Today’s post is focused on three plants which are hardy enough and have the spreading and cascading habit required for retaining wall and bank planting.

Lotus berthelotii – Parrot’s beak

This for us is literally one of the most stunning and striking plants to ever exist. It is not from South Africa but rather originate from the Canary Islands but it behaves and thrives just like any of our local is lekker plants would. This cascading and spreading groundcover grows to about 20cm high max and can spread about 40-50cm wide depending. It is an evergreen with the fine silvery-grey needle-like leaves and during late spring to early summer the show begins when masses of very unusual parrot beak like flowers are produced which vary from bright orange/red to yellow. These flowers will attract certain smaller birds which are capable of fitting their beaks into the flower. Parrot’s beak is extremely hardy and likes a sunny, dry position, not appreciating a cloggy clay soil. This plant can tolerate and thrive in periods of drought and should not be overwatered. The cascading habit of this plant lends itself to also be used for hanging baskets and places where it can hang down. This is well and truly one of our favourite plants and always fascinates us.

Parrot-beak

Drosanthemum species – Dewflowers

This is an indigenous perennial groundcover with a ground-hugging, spreading and cascading habit. It is naturalised in many parts of South Africa including the Western Cape coastal and other areas. It has stubby light green succulent leaves and is a definite winner for anyone trying to strive towards water-wise gardening (Rockeries etc). This plant is part of the mesemb family and has the typical characteristic of opening its flowers during the day and closing them at night. The flowers which come in too many colours to actually make mention of them all are actually pollinated by the Cape Honey bee so this is a great plant for people that are planting to attract bees. These plants do not appreciate long periods of moisture so plant them in well-drained, non-clay soil and make sure not to overwater them as they can rot easily. Their life cycle is about 5-7 years but they will sometimes self-seed themselves. They flower very profusely and can sometimes look a bit straggly and tired, and require a good cutback and will then bounce back. If you are starting these off in your garden I would recommend buying six-pack plants which will usually be labelled with colour, but once you have them established in your garden you can actually take cuttings to make more of these rewarding plants.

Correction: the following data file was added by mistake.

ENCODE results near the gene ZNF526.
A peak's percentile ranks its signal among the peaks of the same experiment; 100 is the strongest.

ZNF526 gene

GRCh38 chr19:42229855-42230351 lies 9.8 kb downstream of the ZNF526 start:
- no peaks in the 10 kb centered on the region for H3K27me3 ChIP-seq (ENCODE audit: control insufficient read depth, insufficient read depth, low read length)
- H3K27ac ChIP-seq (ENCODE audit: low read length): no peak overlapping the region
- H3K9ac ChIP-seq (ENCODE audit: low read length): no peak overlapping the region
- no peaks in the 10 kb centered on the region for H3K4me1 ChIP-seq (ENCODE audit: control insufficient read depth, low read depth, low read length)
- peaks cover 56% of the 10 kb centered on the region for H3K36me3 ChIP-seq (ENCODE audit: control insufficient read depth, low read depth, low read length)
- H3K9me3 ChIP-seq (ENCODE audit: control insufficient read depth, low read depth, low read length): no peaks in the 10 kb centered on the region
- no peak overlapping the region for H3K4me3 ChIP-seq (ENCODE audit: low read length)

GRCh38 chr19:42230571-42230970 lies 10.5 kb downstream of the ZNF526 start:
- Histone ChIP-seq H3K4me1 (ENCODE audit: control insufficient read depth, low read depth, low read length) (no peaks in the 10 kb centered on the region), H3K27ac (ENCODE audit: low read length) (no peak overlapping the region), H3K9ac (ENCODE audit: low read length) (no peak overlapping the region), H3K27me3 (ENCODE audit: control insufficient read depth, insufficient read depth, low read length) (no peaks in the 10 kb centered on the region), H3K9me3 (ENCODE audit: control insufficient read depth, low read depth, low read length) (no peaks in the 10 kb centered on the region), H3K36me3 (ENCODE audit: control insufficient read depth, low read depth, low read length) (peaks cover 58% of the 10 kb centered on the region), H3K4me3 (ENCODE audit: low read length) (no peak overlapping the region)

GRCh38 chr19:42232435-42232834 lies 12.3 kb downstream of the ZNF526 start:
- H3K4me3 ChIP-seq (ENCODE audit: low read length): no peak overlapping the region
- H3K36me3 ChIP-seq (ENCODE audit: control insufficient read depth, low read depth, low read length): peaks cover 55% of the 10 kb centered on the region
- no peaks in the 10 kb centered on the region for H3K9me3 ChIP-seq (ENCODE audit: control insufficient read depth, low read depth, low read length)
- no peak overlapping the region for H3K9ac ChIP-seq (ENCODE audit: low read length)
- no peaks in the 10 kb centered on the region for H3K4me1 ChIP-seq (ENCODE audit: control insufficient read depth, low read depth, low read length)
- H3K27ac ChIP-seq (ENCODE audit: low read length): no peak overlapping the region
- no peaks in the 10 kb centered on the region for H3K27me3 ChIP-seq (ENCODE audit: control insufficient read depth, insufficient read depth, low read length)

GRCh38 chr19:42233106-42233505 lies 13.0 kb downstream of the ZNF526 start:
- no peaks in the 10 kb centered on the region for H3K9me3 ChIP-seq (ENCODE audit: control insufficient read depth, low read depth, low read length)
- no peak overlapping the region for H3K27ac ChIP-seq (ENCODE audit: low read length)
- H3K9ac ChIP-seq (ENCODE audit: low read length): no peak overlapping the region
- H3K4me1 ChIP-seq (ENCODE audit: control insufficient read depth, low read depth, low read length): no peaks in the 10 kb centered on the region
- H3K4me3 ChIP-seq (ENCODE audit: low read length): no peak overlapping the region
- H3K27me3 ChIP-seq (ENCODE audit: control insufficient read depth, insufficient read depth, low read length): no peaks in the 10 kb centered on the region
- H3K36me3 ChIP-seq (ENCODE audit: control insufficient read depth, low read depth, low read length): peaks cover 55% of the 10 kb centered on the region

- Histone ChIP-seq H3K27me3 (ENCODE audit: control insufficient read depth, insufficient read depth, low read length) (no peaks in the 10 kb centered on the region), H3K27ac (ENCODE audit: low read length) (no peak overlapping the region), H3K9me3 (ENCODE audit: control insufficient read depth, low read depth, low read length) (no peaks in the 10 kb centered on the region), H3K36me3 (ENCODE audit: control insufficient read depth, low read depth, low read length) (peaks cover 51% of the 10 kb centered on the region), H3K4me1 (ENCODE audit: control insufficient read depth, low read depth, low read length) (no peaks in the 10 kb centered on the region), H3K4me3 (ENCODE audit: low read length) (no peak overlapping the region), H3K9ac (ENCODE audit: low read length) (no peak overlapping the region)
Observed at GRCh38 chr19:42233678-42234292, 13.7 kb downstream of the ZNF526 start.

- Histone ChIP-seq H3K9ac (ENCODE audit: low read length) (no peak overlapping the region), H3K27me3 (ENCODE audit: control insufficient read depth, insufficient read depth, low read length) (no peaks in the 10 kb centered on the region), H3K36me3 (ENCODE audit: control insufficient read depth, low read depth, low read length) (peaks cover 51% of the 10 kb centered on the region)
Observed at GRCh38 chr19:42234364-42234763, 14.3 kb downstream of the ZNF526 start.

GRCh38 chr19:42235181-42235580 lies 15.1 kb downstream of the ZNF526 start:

Drosanthemum specie

Plectranthus neochillus – Lobster / Spur flower

Though this plant is very common and is literally used in almost all landscapes we would still recommend it because it is just such an amazing toughie in the garden. What we truly love about this perennial groundcover is that it adapts to so many different and contrasting conditions. For example, it can be grown in shady subtropical gardens as well as sunny water-wise conditions. This plant has succulent grey-green succulent aromatic leaves and produces masses of spikes of purple flowers for many months from September through to April usually. It does prefer well-drained soil but could be grown in clay soil as long as it is not overwatered and has an opportunity to dry out. An interesting fact is that people actually believe that this plant scares snakes away with its very strongly smelling foliage. We are not saying that this is factual, but this is what people believe. This plant is also said to be a good air purifier so even more reason to plant it in your garden. This groundcover is fantastic for all many uses but we love using them in retaining walls and on banks. First, purchase some six packs to get it started in your garden and then from there once growing to take some cuttings which can just be stuck in the ground to grow. This is one of these plants that is great for people who do not have much of a green thumb and don’t want to spend that much time maintaining the garden.

Plectranthus neochilus

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